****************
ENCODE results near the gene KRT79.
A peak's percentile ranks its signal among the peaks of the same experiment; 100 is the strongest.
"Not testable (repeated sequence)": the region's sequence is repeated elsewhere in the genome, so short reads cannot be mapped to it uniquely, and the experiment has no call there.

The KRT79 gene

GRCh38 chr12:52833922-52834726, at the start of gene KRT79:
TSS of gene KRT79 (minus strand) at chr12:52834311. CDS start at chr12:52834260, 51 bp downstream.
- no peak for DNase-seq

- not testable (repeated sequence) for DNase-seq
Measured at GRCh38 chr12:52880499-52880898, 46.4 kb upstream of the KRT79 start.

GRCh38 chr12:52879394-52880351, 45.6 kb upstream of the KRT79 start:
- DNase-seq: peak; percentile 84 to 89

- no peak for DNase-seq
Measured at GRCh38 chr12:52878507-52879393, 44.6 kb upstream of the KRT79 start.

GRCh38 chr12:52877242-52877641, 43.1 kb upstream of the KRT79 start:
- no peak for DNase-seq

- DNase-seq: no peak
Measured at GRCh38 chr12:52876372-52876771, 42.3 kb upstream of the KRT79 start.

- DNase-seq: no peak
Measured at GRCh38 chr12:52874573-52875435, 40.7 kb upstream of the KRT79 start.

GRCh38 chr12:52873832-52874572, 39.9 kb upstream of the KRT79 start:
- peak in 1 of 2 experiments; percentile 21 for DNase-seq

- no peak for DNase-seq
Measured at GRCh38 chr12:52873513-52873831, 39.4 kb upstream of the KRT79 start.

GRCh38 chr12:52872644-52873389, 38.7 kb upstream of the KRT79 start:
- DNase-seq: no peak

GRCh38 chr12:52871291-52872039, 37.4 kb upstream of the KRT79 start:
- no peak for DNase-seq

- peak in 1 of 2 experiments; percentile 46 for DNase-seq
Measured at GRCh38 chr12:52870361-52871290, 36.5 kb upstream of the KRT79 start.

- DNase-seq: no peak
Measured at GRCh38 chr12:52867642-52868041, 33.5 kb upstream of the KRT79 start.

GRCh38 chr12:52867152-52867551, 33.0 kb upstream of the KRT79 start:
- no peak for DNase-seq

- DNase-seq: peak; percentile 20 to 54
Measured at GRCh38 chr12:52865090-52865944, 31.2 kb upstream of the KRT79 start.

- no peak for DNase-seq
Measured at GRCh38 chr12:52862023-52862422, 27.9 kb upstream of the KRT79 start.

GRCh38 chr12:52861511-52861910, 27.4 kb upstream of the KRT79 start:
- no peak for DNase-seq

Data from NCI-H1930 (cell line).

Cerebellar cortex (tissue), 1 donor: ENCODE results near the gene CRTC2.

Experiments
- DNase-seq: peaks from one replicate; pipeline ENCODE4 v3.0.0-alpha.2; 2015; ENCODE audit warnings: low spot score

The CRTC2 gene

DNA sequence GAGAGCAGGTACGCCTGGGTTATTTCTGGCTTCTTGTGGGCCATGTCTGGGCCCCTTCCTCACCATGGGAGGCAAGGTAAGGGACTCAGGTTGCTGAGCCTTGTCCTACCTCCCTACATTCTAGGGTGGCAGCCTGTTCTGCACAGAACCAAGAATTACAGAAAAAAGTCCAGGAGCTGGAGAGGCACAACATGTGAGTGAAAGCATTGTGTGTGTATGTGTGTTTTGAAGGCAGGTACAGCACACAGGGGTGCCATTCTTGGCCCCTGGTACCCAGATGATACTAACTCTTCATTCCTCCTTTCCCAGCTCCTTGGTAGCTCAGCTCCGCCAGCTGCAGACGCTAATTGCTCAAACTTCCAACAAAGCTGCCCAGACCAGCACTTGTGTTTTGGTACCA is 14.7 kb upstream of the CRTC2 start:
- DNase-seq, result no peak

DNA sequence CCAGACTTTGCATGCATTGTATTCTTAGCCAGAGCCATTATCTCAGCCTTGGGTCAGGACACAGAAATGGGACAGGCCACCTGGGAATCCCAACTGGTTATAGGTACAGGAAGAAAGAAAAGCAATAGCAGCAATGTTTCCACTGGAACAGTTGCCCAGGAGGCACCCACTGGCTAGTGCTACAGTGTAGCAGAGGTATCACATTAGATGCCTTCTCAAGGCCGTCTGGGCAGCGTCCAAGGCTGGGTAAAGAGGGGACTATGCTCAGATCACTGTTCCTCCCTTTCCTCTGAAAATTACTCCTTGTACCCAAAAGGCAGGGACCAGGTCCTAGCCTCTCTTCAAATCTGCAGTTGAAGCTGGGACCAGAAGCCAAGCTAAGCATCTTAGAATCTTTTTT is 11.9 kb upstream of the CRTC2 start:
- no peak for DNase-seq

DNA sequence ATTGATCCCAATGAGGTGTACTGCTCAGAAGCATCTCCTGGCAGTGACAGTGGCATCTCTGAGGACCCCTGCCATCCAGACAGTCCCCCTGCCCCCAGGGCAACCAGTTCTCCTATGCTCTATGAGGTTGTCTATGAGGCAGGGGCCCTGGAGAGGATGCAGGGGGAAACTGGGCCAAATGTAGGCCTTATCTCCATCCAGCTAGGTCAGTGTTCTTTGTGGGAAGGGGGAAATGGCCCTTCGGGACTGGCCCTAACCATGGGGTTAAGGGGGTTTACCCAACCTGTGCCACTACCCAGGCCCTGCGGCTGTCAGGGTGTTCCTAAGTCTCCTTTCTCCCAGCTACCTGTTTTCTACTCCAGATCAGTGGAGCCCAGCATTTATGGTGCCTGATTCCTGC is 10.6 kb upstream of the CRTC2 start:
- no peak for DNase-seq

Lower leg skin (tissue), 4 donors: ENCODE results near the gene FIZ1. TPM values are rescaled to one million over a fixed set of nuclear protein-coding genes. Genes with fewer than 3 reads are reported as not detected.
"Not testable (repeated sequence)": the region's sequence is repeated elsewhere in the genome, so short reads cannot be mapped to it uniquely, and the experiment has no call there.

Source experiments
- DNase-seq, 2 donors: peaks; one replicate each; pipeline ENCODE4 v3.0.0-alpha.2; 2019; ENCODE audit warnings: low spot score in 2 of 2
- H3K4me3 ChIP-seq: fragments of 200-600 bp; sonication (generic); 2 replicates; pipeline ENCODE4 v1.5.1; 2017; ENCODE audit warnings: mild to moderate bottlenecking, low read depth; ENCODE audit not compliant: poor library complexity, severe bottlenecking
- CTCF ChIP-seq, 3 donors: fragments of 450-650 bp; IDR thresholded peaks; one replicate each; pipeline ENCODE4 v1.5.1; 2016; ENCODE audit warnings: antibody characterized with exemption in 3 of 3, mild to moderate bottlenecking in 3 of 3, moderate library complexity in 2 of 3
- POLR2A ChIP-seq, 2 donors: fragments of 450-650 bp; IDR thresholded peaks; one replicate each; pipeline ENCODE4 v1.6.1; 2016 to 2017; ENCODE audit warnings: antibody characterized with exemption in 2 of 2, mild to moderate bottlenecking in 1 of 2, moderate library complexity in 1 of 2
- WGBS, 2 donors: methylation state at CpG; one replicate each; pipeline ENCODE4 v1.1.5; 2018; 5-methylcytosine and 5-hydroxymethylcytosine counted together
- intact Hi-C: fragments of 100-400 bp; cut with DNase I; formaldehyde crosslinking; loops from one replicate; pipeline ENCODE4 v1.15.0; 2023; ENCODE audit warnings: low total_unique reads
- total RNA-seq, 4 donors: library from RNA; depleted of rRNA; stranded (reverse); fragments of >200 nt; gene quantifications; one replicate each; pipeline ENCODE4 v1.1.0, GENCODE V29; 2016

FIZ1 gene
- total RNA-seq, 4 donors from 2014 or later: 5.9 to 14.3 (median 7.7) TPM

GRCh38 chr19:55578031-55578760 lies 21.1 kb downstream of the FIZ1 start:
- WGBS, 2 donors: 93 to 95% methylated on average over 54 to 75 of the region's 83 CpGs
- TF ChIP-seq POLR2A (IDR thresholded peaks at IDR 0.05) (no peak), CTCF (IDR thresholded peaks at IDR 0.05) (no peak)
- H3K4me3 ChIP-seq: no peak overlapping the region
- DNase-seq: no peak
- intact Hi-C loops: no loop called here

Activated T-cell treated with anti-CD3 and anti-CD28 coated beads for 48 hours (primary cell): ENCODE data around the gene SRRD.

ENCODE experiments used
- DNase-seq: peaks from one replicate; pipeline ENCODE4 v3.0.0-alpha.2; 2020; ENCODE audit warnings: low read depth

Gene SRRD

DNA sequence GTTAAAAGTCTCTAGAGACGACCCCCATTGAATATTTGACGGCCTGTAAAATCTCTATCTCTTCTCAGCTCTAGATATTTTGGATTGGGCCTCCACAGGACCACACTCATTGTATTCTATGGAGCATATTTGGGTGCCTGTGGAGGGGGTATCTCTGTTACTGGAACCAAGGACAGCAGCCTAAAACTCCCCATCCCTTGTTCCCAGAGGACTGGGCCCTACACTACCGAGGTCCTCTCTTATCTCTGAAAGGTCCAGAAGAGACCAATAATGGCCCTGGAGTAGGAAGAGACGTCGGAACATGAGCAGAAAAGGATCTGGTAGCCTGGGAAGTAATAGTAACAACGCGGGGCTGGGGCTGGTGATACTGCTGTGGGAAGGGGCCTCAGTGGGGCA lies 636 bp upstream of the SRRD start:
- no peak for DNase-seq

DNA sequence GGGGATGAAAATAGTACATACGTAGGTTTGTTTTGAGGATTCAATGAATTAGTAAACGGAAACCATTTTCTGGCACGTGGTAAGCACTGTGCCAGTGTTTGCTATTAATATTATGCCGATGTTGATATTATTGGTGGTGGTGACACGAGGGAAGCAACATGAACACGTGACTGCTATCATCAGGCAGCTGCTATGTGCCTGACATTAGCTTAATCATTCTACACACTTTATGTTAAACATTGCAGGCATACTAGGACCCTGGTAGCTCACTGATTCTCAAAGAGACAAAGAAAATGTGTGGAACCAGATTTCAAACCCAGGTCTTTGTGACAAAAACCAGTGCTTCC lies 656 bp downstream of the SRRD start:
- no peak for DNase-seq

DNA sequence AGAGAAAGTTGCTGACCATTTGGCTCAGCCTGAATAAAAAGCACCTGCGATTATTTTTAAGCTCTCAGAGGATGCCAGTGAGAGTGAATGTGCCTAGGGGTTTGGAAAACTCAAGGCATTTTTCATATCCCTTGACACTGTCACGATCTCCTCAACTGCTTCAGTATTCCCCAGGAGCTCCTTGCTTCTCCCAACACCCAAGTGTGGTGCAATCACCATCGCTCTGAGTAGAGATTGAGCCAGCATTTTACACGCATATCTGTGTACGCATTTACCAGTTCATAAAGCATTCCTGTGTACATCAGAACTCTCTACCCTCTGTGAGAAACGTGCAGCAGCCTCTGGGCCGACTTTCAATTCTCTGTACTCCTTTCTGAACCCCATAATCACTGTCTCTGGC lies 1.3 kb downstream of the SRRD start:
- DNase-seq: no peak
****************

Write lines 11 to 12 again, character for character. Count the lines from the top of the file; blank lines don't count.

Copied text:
- DNase-seq: peak; percentile 84 to 89

- no peak for DNase-seq